Project Repeal: in search of regulatory relief
ENTREPRENEURS are often told they are the backbone and job-generators of the economy. And yet, life is made difficult for them because of too much regulation. Businesses (and indeed individuals) are saddled by too much regulation.
Regulation, by itself, is necessary, but too much of it can dampen the entrepreneurial spirit and hamper economic development. Regulation is felt at different levels of the government, from the executive branch to Congress to local governments. Our laws and regulations also date back many decades, all the way back to the Commonwealth period, martial law, and the current era of post-People Power government. All these have resulted in multiple layers of laws, rules, and regulations. The question is: Are all these laws and regulations necessary and relevant? Have they ever been reviewed for consistency? And could some be detrimental to the economy?
With this in mind, we created Project Repeal, which is intended to establish a systematic way of studying rules, regulations, and laws that have outlived their relevance or have been overtaken by developments. It is an initiative to clean up regulations and legislation by repealing provisions or rules that are no longer necessary or may be detrimental to the economy. The overall goal is to reduce the cost of compliance for entrepreneurs and the cost of administration and enforcement for the government. The program is patterned after similar exercises in countries such as the United Kingdom, Australia and South Korea.
We hope to make this a long-term and continuing program of the government considering that thousands of rules and regulations have been created or passed into law in the last few decades. To start it off, we have focused first on departmental orders issued by Cabinet departments or their attached agencies. Over time, we plan to expand this program to identify and analyze executive
orders, republic acts, and even local government ordinances that affect the economy. It is our view that repealing unnecessary regulations will have a positive impact on businesses and entrepreneurs and will boost economic activity and spur growth.
For Project Repeal to work well, it has to be a collaborative effort run in an institutionalized manner over a long period of time. The volume and variety of rules and regulations are simply too large for any single government agency or institution to handle. The initial identification of rules and regulations for potential repeal will need to come from the government itself as well as the public, whether by individuals or businesses. In this regard, the National Competitiveness Council has invited agencies, organizations and individuals to submit specific laws, rules and regulations that people find overly cumbersome, unnecessary, or even detrimental to the economy. Suggestions are reviewed by the appropriate technical working groups before these are returned to the agency head for proper action.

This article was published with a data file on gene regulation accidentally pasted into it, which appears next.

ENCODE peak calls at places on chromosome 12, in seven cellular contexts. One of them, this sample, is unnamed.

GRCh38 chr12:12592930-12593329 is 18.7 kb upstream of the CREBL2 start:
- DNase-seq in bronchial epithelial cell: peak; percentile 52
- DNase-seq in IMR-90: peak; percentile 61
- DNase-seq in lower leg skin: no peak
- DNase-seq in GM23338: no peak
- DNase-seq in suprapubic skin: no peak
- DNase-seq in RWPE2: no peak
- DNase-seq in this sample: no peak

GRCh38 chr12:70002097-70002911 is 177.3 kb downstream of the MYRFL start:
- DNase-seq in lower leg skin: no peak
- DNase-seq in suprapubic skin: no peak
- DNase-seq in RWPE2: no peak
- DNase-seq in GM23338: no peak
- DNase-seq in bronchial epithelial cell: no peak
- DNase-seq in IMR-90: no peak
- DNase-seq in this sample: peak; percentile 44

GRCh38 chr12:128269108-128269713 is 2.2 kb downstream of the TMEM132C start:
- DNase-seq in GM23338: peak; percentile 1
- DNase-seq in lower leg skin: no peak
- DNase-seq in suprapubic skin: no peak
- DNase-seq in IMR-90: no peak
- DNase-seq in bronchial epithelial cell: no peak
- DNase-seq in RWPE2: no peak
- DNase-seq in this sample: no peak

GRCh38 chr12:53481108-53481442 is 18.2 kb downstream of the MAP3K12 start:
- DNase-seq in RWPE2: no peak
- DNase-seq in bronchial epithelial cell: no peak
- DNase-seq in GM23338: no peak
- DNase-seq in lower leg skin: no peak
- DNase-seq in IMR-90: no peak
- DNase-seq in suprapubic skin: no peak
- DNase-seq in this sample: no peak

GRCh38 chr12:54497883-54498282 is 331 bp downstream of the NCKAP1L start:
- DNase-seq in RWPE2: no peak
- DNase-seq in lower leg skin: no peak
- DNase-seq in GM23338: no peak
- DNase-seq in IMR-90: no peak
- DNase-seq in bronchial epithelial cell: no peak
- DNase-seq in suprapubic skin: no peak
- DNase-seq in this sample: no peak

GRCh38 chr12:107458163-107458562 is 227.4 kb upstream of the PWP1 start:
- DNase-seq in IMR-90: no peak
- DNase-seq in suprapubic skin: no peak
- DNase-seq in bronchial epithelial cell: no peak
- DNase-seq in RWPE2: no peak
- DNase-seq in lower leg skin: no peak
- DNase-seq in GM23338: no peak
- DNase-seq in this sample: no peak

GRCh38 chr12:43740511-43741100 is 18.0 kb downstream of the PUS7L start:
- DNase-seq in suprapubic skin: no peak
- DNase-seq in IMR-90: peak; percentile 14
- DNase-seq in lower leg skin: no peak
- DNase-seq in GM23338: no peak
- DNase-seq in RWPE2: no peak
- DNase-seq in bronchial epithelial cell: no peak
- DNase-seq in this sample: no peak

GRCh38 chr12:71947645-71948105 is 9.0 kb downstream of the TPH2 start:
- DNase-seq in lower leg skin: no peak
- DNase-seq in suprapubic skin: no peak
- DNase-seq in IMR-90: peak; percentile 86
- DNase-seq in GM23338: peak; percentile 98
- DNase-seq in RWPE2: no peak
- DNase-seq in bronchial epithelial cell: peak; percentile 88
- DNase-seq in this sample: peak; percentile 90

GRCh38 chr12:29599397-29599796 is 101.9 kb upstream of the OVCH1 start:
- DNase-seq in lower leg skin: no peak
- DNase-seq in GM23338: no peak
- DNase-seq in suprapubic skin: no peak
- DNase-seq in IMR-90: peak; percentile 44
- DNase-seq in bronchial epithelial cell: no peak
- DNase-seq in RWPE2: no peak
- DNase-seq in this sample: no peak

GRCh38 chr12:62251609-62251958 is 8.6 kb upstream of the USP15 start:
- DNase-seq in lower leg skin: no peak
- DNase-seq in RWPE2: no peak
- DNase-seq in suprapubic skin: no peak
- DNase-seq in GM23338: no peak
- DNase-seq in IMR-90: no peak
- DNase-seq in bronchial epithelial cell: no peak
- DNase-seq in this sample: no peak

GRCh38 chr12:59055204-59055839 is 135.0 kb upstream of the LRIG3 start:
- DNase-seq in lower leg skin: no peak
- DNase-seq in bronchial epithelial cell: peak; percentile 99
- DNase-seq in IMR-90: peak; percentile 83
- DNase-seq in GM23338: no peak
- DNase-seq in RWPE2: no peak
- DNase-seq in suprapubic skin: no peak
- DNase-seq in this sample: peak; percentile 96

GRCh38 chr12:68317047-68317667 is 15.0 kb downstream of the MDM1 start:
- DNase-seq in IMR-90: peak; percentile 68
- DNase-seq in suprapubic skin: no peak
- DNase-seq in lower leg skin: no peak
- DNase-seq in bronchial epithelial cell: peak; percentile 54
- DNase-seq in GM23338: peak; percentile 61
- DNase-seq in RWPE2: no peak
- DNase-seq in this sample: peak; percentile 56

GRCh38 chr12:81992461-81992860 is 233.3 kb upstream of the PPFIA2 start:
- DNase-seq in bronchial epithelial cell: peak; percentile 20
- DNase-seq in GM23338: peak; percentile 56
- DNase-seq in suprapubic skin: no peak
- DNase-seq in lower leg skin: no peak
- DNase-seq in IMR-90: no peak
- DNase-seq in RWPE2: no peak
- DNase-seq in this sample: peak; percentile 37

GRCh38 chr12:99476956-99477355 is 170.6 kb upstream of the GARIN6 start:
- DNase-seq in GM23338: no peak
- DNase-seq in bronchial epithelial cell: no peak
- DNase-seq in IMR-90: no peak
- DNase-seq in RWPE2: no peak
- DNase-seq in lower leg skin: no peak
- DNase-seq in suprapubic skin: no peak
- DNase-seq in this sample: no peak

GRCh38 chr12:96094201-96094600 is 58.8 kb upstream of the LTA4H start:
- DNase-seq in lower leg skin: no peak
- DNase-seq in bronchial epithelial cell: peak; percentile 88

We are encouraged by the initial response, particularly from government agencies. In truth, several agencies were already working on their individual initiatives before Project Repeal got underway. For example, the Department of Trade and Industry and the Department of Finance have been reviewing their respective department administrative orders. The Department of Labor and Employment, the Department of Tourism, and the National Economic and Development Authority have also been working on their own regulatory impact assessment projects for some time now. And, of course, the Civil Service Commission has been the lead implementor of the Anti-Red-Tape Act since 2007.
Since our call to other agencies to join this project, many have stepped forward. From an initial group of eight agencies, an additional 24 have now joined the project. A total of 22,599 rules and regulations have been submitted for review. Take note that these cover only department-level issuances (including those of attached agencies); you can just imagine how many laws exist across all levels of the government. This initial stock-taking validates our early thinking that it will require a permanent effort in the government if we are to make serious headway in cleaning up old laws.
Of this number, 3,765 rules and regulations have been acted on. There are basically four types of action available. The first is to simply delist a rule, which happened to 1,877 of them. We’ve found that many rules have actually been repealed years ago but have remained on government websites or agency lists; in effect, they may have been enforced (and businesses may have been forced to comply). The second option is to repeal, which happened to 1,873 of them. In these cases, these rules have simply outlived their usefulness and relevance.
The third course of action is to amend, which happened in five cases. This was basically to simplify or streamline a rule. The fourth is to consolidate or pull together regulations that are scattered across a number of issuances; this basically makes it more time-consuming for businesses to search for an item. This occurred in 22 cases. Additional cases were also reviewed but temporarily set aside because they required congressional action.
It’s still early days for Project Repeal, but we feel there is great potential for it to have a serious effect on making life easier for businesses and individuals.
Guillermo M. Luz ([email protected]) is cochair of the National Competitiveness Council.
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